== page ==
It took two sittings to watch it, because a five hour show is asking too much for anyone, much less anyone actually in attendance, but I just made it through watching the WWE’s Greatest Royal Rumble special out of Saudi Arabia.
It goes without saying that I did not have high hopes for this special, therefore it was of zero shock and surprise that it turned out to be the mediocre, glorified house show that I figured it would be. The events of Greatest are for the most part non-canon to current storylines, but the performers still have to put forth the effort and the work to next to zero story advancement to the rest of the events that are happening in current WWE programming, which is about as zero-sum as it gets, considering the sheer amount of time, resources and physical effort necessary to hold what’s basically an unnecessary show.
The matches were almost all terrible, the performers were clearly jet-lagged, a step or more slow, and completely uninspired performing in front of a mostly confused and/or apathetic crowd. Predictably, zero titles changed hands, and the only notable thing that occurred in the entire show was the crowning of Matt Hardy and Bray Wyatt as winners of the vacant RAW Tag Team Championships. The rest of the card was underwhelming and underperformed, and the 50-man Rumble match itself was loaded with jobbers, no-names and C-listers who would otherwise have no chance of performing regularly on the average North American tour rotation.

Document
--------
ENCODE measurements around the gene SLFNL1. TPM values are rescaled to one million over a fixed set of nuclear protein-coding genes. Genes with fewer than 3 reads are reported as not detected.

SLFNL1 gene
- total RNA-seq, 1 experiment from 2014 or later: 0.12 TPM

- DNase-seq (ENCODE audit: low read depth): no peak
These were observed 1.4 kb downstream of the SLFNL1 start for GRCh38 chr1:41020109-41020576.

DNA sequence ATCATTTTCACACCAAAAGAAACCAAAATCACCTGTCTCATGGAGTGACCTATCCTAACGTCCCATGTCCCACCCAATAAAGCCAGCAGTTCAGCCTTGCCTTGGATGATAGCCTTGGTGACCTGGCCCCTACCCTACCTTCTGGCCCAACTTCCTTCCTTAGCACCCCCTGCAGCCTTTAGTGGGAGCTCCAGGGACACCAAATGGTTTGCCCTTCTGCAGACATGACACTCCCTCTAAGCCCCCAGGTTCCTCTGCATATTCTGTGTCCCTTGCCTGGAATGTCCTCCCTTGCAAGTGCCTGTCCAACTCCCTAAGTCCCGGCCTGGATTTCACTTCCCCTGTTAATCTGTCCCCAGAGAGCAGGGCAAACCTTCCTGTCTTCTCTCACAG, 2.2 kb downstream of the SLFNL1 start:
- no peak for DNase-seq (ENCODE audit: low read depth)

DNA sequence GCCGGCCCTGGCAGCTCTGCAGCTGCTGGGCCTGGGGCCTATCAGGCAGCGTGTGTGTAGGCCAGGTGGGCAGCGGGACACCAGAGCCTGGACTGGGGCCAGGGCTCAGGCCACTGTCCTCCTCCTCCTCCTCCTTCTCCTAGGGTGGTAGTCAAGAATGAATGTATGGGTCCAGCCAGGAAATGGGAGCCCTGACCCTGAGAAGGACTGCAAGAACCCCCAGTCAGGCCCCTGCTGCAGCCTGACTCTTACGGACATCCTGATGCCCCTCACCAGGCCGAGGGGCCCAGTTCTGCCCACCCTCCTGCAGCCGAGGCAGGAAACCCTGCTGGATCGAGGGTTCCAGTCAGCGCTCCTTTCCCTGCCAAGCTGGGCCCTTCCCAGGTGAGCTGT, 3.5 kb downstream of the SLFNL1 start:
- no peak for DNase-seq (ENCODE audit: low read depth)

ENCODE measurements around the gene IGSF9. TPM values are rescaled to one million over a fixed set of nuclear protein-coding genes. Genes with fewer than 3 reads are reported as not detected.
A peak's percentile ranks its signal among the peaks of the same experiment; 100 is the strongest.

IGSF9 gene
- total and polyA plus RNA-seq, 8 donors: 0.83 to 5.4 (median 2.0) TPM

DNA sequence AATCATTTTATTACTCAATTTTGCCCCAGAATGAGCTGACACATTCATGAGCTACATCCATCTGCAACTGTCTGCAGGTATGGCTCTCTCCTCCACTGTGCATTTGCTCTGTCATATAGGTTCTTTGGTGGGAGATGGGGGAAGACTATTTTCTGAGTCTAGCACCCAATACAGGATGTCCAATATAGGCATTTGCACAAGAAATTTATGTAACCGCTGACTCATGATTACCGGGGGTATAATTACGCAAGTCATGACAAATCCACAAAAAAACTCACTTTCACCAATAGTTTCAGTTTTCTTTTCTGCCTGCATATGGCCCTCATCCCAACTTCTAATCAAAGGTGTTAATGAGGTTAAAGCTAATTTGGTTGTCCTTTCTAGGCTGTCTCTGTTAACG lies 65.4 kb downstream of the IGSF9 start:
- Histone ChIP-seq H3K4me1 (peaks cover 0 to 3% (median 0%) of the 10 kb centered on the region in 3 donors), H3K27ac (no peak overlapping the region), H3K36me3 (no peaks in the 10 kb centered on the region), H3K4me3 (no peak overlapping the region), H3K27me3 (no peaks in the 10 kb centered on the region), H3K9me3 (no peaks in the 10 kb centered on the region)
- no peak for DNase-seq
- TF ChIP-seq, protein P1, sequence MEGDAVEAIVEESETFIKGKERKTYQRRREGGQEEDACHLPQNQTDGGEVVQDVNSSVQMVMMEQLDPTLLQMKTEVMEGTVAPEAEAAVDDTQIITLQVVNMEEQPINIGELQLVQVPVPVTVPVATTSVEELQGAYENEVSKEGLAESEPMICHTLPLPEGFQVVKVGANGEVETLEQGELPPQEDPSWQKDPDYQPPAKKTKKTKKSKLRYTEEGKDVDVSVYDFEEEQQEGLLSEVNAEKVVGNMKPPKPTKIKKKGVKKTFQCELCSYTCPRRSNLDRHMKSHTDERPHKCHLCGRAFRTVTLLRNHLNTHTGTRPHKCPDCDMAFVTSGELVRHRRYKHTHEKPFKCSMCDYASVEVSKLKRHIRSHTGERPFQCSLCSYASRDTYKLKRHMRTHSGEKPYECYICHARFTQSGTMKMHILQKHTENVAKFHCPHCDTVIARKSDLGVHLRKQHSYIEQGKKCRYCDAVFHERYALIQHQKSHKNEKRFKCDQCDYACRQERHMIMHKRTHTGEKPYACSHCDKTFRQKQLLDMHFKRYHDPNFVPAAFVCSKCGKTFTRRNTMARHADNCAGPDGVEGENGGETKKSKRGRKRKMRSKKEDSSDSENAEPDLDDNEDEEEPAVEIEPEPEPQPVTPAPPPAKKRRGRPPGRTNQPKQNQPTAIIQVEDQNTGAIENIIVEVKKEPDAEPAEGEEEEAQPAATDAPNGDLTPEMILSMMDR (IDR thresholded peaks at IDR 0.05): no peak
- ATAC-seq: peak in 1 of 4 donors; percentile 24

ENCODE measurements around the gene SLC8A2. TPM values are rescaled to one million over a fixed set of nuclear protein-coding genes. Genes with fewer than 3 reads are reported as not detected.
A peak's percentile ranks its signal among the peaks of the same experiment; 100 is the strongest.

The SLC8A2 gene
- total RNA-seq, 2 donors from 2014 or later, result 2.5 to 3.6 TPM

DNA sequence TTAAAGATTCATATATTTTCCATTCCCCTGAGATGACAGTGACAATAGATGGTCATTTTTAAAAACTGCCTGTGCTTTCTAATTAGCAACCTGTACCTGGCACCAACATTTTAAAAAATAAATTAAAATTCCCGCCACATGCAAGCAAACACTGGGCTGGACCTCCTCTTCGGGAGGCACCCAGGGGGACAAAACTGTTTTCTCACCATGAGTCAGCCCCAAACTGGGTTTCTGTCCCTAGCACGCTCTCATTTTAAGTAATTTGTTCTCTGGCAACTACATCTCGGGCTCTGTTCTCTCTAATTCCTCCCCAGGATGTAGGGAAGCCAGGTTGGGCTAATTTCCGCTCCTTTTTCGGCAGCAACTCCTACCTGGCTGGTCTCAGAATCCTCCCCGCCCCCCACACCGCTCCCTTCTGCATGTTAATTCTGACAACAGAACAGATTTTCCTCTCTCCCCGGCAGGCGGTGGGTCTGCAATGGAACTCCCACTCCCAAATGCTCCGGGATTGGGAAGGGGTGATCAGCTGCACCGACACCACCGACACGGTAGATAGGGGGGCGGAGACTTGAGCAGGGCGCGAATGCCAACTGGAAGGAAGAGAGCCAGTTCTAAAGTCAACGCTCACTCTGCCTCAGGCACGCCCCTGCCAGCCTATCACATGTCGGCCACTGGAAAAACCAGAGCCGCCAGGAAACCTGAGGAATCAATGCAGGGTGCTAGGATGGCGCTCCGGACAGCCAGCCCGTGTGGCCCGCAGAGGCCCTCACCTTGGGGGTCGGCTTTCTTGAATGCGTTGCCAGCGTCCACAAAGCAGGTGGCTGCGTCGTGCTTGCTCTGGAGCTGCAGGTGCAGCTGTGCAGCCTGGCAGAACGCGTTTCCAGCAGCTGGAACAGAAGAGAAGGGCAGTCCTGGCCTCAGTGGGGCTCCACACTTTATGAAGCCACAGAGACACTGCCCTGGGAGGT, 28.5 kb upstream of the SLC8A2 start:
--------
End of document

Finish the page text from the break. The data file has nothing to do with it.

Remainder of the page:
Not to mention the fact that due to the antiquated misogynistic Saudi culture, none of the WWE’s women were permitted to perform, much less any women really be present in King Abdullah Stadium without the supervision of a man, which is a little bit of egg on the company’s part, as they could have really made a global statement by refusing the show in the first place because of their cultural restrictions but whatever, that’s Saudi Arabia for you.